Around one in six people in London and one in 20 elsewhere in England have already had the coronavirus, the United Kingdom's Health Secretary Matt Hancock said, as he announced plans for "antibody certificates".
Data gathered from an antibody surveillance study suggests 17 percent of people in London and around five percent of people across England have tested positive for antibodies to coronavirus, he told the daily Downing Street briefing.
This news comes as the government agreed to a deal with pharmaceutical firms Roche and Abbott for more than 10 million antibody tests, to see if people have had COVID-19.
They will first be offered to health and social care staff as well as patients and care home residents.
The tests are not without their critics. Germany, one of the first countries to order millions of tests from Swiss drug giant Roche, said it would not use them until they had been debated by the country's top ethicists.
Concern remains about how the issuing of "antibody passports" could lead to a two-tier society, with some people continuing to be locked down at home while others move about freely with life beginning to return to normal.
"In our view, any documentation that limits individual freedoms on the basis of biology risks becoming a platform for restricting human rights, increasing discrimination and threatening - rather than protecting - public health," read an editorial comment in top science journal Nature.
The level of immunity remains a mystery, wrote Nature's editorial board. Tests are unreliable, the volume of testing needed is unfeasible and the threats to privacy and marginalised groups who would likely face even greater scrutiny all mean that immunity passports are a bad idea, they wrote.
The UK government is, however, seemingly pressing on regardless, and also arranging supplies for the devolved administrations of Wales, Scotland and Northern Ireland, with each part of the UK deciding how to use its test allocation.
While it remains unclear what level of immunity people develop once they have had COVID-19, some experts hope a degree of immunity lasts for at least a year or two.
However, having antibodies does not automatically mean a person will not pass the virus onto somebody else.
Hancock said: "This is an important milestone and it represents further progress in our national testing programme. Knowing you have these antibodies will help us to understand in the future if you are at lower risk of catching coronavirus, dying from coronavirus and of transmitting coronavirus."
Hancock also announced a trial of a rapid 20-minute test to tell people if they currently have COVID-19 following criticisms that people have been waiting days or weeks for test results.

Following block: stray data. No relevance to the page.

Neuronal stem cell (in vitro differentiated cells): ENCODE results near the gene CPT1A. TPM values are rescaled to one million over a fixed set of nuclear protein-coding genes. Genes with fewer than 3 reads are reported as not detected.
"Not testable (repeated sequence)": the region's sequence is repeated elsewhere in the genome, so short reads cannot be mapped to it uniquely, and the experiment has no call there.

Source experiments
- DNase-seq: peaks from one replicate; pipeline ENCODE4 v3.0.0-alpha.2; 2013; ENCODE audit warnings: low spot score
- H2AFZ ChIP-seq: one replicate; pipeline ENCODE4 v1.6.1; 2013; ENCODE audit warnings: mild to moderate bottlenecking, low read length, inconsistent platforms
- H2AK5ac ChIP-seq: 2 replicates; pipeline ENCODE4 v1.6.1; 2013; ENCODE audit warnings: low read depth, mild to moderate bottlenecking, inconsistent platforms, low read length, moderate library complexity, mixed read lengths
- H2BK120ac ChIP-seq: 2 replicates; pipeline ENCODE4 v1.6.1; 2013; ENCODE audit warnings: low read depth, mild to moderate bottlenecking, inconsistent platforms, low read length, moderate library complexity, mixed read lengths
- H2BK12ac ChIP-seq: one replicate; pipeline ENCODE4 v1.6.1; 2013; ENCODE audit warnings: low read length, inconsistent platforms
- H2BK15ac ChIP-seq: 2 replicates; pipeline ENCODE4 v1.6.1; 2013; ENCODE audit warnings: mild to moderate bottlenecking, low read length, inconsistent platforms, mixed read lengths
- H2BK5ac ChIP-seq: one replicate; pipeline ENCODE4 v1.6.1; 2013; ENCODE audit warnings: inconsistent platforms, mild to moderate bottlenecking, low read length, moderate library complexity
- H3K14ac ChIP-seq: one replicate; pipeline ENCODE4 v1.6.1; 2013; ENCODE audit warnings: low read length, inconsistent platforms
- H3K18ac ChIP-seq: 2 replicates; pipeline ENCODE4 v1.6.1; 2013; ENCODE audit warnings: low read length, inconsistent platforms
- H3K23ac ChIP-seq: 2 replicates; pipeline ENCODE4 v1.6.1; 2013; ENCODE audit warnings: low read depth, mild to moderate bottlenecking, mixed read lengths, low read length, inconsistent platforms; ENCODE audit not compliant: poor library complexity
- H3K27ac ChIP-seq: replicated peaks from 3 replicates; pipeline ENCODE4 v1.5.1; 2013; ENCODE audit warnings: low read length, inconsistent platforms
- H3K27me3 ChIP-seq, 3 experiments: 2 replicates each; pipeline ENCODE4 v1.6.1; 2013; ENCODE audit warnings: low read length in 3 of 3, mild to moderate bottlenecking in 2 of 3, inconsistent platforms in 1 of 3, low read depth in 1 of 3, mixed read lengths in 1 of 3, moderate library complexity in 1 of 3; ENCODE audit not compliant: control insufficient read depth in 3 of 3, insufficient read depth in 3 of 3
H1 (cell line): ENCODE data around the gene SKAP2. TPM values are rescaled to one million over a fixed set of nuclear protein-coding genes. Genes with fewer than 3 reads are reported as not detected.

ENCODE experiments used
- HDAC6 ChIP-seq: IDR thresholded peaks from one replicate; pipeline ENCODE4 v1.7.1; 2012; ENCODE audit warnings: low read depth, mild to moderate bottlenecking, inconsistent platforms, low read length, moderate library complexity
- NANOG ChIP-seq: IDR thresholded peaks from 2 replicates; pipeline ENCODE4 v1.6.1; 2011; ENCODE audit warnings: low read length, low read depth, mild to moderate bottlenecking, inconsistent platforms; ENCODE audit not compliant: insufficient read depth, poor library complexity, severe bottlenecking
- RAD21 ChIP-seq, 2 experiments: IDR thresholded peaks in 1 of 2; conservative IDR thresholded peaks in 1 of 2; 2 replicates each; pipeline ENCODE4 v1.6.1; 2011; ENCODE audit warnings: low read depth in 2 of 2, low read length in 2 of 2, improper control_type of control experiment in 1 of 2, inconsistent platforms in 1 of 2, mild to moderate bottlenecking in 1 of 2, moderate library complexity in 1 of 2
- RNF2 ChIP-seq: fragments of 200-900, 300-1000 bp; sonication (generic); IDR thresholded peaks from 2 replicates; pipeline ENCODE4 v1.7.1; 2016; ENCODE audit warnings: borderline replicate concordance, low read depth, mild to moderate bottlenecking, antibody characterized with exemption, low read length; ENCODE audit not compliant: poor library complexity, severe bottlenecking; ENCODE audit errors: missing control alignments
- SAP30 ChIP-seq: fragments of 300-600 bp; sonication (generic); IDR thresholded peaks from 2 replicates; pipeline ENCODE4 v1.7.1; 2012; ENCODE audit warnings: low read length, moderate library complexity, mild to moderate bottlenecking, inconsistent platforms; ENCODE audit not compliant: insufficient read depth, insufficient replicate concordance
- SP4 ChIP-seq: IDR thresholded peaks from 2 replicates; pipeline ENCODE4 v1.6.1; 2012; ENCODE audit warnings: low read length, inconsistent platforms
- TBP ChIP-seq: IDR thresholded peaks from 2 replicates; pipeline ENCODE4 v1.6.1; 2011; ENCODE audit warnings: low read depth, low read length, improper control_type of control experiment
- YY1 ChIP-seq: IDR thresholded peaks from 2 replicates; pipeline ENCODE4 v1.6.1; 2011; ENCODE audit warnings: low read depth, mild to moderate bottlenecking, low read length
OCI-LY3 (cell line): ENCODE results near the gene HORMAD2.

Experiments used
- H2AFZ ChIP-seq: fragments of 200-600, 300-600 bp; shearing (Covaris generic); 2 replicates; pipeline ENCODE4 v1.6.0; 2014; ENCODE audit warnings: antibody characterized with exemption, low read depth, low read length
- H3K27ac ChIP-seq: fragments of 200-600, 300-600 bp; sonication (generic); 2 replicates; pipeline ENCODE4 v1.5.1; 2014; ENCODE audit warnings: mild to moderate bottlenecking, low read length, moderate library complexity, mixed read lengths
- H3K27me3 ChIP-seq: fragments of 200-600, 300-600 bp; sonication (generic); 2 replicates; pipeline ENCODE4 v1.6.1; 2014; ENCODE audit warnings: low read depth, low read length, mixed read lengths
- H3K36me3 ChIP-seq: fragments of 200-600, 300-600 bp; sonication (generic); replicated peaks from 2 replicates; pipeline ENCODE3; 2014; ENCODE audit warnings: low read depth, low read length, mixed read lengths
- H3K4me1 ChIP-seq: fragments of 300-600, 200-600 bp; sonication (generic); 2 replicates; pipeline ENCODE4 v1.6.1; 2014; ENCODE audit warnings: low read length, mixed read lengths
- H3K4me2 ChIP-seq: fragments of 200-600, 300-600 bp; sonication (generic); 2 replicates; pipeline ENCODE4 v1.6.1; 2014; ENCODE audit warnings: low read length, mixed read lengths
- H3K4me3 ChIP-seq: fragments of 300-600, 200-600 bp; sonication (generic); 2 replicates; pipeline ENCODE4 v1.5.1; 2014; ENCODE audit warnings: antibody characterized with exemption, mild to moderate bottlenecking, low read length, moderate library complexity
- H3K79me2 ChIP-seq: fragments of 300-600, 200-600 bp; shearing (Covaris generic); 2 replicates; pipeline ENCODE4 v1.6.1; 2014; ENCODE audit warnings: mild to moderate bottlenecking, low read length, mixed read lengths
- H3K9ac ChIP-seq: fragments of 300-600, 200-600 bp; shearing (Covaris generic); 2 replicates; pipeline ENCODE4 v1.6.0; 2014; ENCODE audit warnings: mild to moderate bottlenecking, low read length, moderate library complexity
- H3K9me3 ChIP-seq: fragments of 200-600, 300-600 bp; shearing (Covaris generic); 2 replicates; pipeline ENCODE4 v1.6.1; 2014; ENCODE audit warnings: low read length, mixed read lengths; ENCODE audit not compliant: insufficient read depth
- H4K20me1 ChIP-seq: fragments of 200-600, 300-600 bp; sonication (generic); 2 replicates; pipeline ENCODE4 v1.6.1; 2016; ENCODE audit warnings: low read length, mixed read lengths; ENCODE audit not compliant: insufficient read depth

Accident and emergency hospital departments, general-practitioner testing hubs and care homes in Hampshire will all trial the new test, which will be used on up to 4,000 people.
The test does not need to be sent off to a lab and will be rolled out more widely if it is shown to be effective, Hancock said.
Before the press briefing, Downing Street announced a U-turn on the National Health Service surcharge, saying overseas health and care staff would be exempted from the fee levied on migrants to pay for the NHS.
It came after mounting pressure on Prime Minister Boris Johnson from senior Tories, with former party chairman Lord Patten calling the charge "appalling" and "monstrous".
Labour leader Sir Keir Starmer, who urged the prime minister in the Commons on Wednesday to scrap the charge, said: "Boris Johnson is right to have U-turned and backed our proposal to remove the NHS charge for health professionals and care workers.
"This is a victory for common decency and the right thing to do. We cannot clap our carers one day and then charge them to use our NHS the next."
The decision came a day after another U-turn, when the government extended a scheme offering indefinite leave to remain in the UK to the families of all immigrant NHS staff who die as a result of contracting coronavirus.
At the daily press briefing, Hancock said certificates were being looked at for people who test positive for coronavirus antibodies.
He said: "It's not just about the clinical advances that these tests can bring.
"It's that knowing that you have these antibodies will help us to understand more in the future if you are at lower risk of catching coronavirus, of dying from coronavirus and of transmitting coronavirus.
"We're developing this critical science to know the impact of a positive antibody test and to develop the systems of certification to ensure people who have positive antibodies can be given assurances of what they can safely do."
Meanwhile, England's chief medical officer Professor Chris Whitty told the briefing the total number of deaths from all causes was now down to the rate in an average winter.
He said "All-cause mortality has come down at the same time as the COVID deaths have come down, and it is now at roughly the rate it is at in an average winter.
"So, we are essentially having a winter in health terms, in terms of mortality, but in late spring and early summer."
Prof Whitty also said care home deaths had peaked and have now come down.
On the test, track and trace strategy, Hancock sought to play down the importance of the delayed app in the contact tracing process.
He had originally said the app would be rolled out by mid-May, but it has now been delayed by several weeks.
SOURCE: News agencies
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